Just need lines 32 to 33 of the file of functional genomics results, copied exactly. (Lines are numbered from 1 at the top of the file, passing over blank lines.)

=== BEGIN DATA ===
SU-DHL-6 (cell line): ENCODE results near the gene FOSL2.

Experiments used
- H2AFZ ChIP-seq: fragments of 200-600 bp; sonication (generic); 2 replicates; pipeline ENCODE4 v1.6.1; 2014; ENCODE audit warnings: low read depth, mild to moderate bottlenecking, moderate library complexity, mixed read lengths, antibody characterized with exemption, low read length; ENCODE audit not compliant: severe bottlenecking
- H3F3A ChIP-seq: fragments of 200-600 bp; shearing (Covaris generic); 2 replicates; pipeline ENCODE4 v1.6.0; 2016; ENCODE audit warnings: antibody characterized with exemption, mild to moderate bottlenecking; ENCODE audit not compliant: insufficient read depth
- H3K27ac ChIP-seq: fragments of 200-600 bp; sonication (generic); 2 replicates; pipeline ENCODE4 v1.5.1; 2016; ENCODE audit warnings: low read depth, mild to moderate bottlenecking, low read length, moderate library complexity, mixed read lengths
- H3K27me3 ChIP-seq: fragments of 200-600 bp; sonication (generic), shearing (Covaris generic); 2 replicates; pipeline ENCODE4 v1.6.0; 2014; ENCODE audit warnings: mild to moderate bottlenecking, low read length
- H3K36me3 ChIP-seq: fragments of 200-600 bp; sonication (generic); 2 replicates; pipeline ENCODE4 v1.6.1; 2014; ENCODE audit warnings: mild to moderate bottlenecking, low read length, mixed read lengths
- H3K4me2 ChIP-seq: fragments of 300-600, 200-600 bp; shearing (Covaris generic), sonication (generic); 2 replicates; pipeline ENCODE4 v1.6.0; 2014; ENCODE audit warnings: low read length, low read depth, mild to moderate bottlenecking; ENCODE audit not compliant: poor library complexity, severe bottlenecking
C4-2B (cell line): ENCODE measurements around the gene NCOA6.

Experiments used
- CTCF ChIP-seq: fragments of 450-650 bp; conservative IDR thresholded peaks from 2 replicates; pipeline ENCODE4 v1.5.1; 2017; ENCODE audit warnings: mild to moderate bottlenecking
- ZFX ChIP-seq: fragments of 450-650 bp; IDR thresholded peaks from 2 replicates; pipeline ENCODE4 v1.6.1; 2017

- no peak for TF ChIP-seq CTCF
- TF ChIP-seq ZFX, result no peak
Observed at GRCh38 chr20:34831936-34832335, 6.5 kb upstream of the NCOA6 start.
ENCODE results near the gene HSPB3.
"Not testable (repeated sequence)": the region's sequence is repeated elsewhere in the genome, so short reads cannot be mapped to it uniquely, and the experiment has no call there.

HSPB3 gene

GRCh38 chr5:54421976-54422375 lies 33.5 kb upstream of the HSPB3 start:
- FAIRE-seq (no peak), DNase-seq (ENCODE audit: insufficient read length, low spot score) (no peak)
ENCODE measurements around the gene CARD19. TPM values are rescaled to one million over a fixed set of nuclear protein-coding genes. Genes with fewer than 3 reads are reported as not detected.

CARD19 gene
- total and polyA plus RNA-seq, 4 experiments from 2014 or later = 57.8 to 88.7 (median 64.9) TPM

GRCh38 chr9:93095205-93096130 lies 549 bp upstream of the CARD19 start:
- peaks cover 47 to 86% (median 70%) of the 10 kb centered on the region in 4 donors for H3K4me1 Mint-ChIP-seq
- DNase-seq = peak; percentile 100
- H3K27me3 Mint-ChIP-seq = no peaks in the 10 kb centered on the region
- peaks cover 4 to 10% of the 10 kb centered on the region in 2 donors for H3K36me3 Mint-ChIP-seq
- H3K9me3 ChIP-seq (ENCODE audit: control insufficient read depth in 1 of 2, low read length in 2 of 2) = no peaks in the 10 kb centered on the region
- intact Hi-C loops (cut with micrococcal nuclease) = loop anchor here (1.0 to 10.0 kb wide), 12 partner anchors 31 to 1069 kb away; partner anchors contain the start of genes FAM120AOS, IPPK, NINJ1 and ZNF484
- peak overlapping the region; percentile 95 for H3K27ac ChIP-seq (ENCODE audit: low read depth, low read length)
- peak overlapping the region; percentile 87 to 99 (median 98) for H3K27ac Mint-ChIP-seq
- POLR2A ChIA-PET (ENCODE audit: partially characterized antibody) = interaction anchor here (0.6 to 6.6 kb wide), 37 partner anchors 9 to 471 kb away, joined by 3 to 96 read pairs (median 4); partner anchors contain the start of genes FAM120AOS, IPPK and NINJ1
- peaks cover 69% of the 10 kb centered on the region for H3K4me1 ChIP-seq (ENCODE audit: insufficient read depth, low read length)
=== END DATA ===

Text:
- peak overlapping the region; percentile 87 to 99 (median 98) for H3K27ac Mint-ChIP-seq
- POLR2A ChIA-PET (ENCODE audit: partially characterized antibody) = interaction anchor here (0.6 to 6.6 kb wide), 37 partner anchors 9 to 471 kb away, joined by 3 to 96 read pairs (median 4); partner anchors contain the start of genes FAM120AOS, IPPK and NINJ1